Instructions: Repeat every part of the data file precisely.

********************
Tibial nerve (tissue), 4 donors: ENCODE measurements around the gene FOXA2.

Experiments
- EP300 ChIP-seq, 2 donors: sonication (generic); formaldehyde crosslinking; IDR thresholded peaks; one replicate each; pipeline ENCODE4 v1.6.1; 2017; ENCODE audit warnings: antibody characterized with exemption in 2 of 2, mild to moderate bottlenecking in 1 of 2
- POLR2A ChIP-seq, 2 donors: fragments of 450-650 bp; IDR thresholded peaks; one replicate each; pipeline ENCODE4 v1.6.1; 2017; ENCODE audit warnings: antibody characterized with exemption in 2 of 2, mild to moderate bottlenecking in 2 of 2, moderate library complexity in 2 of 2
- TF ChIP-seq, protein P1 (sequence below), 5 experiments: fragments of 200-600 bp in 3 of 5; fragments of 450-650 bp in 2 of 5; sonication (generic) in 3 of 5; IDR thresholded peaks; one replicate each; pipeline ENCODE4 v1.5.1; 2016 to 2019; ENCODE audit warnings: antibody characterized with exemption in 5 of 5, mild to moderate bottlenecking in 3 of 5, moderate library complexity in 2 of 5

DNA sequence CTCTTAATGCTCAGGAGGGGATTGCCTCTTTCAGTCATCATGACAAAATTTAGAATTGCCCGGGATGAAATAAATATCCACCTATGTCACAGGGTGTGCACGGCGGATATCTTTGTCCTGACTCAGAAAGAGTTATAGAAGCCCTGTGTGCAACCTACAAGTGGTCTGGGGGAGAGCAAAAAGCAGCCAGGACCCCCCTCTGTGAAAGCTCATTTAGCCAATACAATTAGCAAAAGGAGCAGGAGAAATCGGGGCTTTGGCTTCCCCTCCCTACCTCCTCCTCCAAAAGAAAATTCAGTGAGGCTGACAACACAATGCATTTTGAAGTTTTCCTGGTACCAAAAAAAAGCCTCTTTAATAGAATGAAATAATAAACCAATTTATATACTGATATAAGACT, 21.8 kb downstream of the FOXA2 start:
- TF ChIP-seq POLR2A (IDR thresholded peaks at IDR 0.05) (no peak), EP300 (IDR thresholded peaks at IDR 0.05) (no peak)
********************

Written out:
Tibial nerve (tissue), 4 donors: ENCODE measurements around the gene FOXA2.

Experiments
- EP300 ChIP-seq, 2 donors: sonication (generic); formaldehyde crosslinking; IDR thresholded peaks; one replicate each; pipeline ENCODE4 v1.6.1; 2017; ENCODE audit warnings: antibody characterized with exemption in 2 of 2, mild to moderate bottlenecking in 1 of 2
- POLR2A ChIP-seq, 2 donors: fragments of 450-650 bp; IDR thresholded peaks; one replicate each; pipeline ENCODE4 v1.6.1; 2017; ENCODE audit warnings: antibody characterized with exemption in 2 of 2, mild to moderate bottlenecking in 2 of 2, moderate library complexity in 2 of 2
- TF ChIP-seq, protein P1 (sequence below), 5 experiments: fragments of 200-600 bp in 3 of 5; fragments of 450-650 bp in 2 of 5; sonication (generic) in 3 of 5; IDR thresholded peaks; one replicate each; pipeline ENCODE4 v1.5.1; 2016 to 2019; ENCODE audit warnings: antibody characterized with exemption in 5 of 5, mild to moderate bottlenecking in 3 of 5, moderate library complexity in 2 of 5

DNA sequence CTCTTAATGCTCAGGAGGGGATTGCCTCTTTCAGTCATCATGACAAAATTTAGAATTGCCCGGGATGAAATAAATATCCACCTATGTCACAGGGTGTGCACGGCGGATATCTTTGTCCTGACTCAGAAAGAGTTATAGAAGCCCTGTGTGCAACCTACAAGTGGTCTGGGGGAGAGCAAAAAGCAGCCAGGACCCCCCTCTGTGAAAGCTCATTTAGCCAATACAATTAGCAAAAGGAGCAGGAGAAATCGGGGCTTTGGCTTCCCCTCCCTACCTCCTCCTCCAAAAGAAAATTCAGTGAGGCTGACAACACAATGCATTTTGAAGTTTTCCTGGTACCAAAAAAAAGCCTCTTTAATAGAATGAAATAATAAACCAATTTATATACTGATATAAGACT, 21.8 kb downstream of the FOXA2 start:
- TF ChIP-seq POLR2A (IDR thresholded peaks at IDR 0.05) (no peak), EP300 (IDR thresholded peaks at IDR 0.05) (no peak)